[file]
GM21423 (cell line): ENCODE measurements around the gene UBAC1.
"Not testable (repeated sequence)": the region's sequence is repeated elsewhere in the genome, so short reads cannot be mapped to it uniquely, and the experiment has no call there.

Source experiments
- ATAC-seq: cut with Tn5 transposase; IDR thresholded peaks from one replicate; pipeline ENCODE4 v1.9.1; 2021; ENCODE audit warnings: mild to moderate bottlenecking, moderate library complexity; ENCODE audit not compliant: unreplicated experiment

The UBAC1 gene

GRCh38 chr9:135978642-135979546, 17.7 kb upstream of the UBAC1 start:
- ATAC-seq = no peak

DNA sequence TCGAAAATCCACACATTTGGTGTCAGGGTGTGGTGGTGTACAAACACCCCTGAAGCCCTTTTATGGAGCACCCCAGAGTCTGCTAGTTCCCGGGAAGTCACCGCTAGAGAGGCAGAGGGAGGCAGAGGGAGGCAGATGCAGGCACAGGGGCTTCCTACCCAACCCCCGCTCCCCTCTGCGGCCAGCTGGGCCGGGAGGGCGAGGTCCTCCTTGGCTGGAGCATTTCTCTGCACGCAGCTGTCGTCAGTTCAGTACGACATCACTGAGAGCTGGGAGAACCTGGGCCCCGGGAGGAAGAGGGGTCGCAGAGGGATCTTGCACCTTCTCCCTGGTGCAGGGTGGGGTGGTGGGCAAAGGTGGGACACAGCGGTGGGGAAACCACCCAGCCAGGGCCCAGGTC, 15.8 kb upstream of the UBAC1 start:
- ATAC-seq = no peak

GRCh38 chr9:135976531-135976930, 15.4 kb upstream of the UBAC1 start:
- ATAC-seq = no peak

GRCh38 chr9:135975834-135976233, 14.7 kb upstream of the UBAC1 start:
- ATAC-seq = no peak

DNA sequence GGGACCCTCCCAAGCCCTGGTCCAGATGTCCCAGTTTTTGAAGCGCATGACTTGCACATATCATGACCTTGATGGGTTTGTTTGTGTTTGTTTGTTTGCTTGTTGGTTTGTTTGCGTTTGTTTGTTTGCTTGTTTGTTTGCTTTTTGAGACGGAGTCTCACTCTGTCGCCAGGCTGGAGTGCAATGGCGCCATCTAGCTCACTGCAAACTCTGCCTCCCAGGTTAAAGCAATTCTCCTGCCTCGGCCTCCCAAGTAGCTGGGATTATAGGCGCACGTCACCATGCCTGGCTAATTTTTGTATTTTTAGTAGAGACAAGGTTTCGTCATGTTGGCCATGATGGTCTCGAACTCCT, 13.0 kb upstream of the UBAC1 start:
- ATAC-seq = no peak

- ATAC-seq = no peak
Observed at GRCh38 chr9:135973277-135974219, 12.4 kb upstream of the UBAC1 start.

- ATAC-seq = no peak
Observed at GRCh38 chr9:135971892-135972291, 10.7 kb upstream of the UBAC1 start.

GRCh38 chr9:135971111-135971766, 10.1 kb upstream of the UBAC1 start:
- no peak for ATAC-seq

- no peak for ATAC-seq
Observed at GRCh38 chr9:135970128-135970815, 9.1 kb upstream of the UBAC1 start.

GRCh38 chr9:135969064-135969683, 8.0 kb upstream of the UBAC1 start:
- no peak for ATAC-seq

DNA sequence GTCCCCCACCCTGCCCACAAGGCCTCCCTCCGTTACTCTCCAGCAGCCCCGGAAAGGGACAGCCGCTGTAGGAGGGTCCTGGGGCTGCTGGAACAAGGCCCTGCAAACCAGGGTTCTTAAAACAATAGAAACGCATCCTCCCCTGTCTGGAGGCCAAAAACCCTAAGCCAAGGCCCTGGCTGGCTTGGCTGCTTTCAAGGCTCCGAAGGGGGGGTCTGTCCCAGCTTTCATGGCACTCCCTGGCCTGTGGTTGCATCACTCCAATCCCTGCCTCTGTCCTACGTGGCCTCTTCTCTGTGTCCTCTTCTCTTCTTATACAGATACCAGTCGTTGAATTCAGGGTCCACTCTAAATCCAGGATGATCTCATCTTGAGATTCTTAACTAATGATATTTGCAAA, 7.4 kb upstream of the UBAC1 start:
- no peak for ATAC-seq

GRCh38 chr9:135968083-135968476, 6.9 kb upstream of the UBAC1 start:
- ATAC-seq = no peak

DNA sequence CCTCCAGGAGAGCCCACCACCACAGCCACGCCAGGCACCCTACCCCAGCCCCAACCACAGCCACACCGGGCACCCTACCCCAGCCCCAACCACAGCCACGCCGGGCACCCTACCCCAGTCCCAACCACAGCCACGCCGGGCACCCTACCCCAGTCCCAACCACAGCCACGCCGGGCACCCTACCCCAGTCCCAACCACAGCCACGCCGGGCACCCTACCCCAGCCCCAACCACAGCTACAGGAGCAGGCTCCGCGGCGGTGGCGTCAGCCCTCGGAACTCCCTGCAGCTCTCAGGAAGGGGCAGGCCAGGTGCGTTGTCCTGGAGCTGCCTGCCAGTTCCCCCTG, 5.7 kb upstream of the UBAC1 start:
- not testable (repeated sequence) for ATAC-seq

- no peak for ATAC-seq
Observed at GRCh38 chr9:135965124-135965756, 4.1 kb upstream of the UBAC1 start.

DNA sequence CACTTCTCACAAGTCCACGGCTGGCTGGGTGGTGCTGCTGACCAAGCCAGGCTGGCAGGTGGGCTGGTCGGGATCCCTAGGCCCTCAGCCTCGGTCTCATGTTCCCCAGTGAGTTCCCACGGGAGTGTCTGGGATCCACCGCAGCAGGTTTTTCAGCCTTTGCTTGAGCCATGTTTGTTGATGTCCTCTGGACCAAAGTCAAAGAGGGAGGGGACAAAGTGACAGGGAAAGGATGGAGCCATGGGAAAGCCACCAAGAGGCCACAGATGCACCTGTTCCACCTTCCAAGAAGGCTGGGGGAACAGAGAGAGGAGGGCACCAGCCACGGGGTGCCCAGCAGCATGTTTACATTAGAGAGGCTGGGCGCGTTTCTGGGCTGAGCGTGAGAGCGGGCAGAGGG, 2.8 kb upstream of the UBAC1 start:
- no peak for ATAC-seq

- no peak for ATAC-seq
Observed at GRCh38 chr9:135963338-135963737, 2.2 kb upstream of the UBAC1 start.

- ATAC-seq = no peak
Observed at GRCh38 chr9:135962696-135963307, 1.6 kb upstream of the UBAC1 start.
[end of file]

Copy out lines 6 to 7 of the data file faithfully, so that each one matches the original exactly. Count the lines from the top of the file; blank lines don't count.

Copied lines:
GRCh38 chr9:135978642-135979546, 17.7 kb upstream of the UBAC1 start:
- ATAC-seq = no peak